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 Thursday, 16 January, 2003, 06:48 GMT
Texas scientist held in plague scare
Black rat
The plague is spread by black rats
The Texas professor who allegedly told authorities that 30 vials of plague were missing when he knew they had been destroyed has been arrested, officials say.

Dr Thomas Butler, 61, headed a research programme at Texas Tech University Health Center in Lubbock to develop antibiotics to cure the disease.

He is reportedly charged with making false statements to the Federal Bureau of Investigation (FBI).
We have determined that there is no danger whatsoever

Lupe Gonzalez, FBI agent

The FBI was called in as part of a major security alert after university officials discovered that between 30 and 35 vials were unaccounted for.

Officials had said they were unsure if the vials had been stolen or merely misplaced.

President informed

The White House was informed, and experts from the Center for Disease Control were called in immediately to join the investigation, together with dozens of FBI agents.

But on Wednesday the FBI accounted for the missing vials.

The FBI did not provide any other details, saying only that an investigation was still under way.

But Lupe Gonzalez, the FBI special agent in charge of the investigation has been quick to calm the public.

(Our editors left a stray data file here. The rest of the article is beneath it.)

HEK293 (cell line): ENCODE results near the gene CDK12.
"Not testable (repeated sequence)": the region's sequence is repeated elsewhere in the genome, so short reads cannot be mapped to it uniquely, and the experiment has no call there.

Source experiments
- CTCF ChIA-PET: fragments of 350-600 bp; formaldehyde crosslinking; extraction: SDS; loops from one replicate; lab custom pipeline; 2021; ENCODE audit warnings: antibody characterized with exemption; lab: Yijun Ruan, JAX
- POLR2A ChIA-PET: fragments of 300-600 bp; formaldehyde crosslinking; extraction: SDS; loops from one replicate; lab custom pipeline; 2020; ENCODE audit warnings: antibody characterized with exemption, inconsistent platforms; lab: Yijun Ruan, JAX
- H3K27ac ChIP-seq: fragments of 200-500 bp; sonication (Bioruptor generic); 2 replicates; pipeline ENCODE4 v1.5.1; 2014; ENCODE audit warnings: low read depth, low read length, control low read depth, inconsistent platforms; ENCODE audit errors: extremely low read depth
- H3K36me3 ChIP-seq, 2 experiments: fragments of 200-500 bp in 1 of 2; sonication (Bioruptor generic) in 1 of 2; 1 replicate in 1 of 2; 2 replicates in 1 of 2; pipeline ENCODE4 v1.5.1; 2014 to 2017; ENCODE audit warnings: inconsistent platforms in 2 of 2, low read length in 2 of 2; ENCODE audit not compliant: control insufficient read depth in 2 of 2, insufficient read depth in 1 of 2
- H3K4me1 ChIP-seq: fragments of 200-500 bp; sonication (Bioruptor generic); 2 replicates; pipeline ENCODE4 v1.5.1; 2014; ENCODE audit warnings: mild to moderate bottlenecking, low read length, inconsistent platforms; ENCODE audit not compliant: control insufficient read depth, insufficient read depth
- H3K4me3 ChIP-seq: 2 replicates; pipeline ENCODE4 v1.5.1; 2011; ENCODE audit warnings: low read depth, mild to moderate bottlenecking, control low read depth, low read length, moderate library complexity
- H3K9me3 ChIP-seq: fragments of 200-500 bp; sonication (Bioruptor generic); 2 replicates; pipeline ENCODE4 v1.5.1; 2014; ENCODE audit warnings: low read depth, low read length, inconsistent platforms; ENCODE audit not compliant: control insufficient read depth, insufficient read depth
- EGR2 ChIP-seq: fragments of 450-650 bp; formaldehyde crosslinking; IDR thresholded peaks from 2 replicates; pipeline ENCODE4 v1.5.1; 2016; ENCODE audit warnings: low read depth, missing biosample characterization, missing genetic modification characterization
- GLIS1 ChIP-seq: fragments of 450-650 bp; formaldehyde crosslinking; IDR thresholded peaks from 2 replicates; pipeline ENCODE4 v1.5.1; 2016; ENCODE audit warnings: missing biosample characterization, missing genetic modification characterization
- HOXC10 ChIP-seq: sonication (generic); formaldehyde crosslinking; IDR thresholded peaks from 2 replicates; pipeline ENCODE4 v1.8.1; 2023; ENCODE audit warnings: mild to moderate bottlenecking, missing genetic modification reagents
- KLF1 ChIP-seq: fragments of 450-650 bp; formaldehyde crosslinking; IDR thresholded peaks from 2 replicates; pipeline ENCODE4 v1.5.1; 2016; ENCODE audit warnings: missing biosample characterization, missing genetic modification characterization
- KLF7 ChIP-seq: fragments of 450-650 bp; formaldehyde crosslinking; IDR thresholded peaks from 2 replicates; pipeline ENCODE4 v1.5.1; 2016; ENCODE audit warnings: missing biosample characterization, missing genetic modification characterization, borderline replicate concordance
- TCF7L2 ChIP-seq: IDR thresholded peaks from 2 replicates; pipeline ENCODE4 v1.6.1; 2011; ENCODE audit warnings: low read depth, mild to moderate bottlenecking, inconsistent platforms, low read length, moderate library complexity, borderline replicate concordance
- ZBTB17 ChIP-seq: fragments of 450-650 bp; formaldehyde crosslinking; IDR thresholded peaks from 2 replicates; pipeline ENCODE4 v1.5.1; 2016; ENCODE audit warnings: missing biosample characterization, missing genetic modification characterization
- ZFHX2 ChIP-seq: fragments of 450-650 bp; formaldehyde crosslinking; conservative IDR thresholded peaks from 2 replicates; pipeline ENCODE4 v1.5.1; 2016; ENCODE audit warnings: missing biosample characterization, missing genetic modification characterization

"We have determined that there is no danger whatsoever," he said.

'Black Death'

Plague caused huge epidemics in the Middle Ages, notably the Black Death that wiped out up to a third of the population in Europe.

But nowadays it can be treated with antibiotics, provided it is caught in its early stages.

It is an infectious disease caused by a bacterium named Yersinia pestis.

People usually become infected after being bitten by a flea which lives on rats and carries the bug.

The typical sign of the most common form of human plague is a swollen and very tender lymph gland in the neck.

This is known as a bubo - hence the name bubonic plague.

Other symptoms include fever, chills, headache, and extreme exhaustion.

Plague can also take two other forms - pneumonic plague, when the bacteria are inhaled, and septicemic plague, which is a rare blood infection.

See also:

15 Jan 03 | N-P
02 Dec 98 | Health
19 Oct 00 | Health
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